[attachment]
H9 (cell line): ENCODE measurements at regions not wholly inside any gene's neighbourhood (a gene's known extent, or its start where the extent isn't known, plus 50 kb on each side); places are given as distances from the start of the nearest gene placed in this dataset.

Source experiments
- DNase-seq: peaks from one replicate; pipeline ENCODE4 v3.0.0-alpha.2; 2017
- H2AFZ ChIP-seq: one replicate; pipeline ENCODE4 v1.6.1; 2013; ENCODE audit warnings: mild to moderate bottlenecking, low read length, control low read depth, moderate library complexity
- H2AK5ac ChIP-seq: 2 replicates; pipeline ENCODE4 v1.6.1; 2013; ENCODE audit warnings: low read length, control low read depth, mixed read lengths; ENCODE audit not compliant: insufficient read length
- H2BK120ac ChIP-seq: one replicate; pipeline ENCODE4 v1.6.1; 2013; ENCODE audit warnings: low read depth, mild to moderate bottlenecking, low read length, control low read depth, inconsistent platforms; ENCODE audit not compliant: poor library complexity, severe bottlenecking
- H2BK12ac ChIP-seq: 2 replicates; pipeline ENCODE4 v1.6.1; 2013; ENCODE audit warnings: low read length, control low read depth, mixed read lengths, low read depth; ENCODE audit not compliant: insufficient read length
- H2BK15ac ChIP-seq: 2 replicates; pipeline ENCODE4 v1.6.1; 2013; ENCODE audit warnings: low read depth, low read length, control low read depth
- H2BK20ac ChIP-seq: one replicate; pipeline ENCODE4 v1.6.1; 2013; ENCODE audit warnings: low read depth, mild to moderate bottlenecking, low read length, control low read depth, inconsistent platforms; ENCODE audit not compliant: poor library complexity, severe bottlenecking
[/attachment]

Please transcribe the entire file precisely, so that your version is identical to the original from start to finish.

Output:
H9 (cell line): ENCODE measurements at regions not wholly inside any gene's neighbourhood (a gene's known extent, or its start where the extent isn't known, plus 50 kb on each side); places are given as distances from the start of the nearest gene placed in this dataset.

Source experiments
- DNase-seq: peaks from one replicate; pipeline ENCODE4 v3.0.0-alpha.2; 2017
- H2AFZ ChIP-seq: one replicate; pipeline ENCODE4 v1.6.1; 2013; ENCODE audit warnings: mild to moderate bottlenecking, low read length, control low read depth, moderate library complexity
- H2AK5ac ChIP-seq: 2 replicates; pipeline ENCODE4 v1.6.1; 2013; ENCODE audit warnings: low read length, control low read depth, mixed read lengths; ENCODE audit not compliant: insufficient read length
- H2BK120ac ChIP-seq: one replicate; pipeline ENCODE4 v1.6.1; 2013; ENCODE audit warnings: low read depth, mild to moderate bottlenecking, low read length, control low read depth, inconsistent platforms; ENCODE audit not compliant: poor library complexity, severe bottlenecking
- H2BK12ac ChIP-seq: 2 replicates; pipeline ENCODE4 v1.6.1; 2013; ENCODE audit warnings: low read length, control low read depth, mixed read lengths, low read depth; ENCODE audit not compliant: insufficient read length
- H2BK15ac ChIP-seq: 2 replicates; pipeline ENCODE4 v1.6.1; 2013; ENCODE audit warnings: low read depth, low read length, control low read depth
- H2BK20ac ChIP-seq: one replicate; pipeline ENCODE4 v1.6.1; 2013; ENCODE audit warnings: low read depth, mild to moderate bottlenecking, low read length, control low read depth, inconsistent platforms; ENCODE audit not compliant: poor library complexity, severe bottlenecking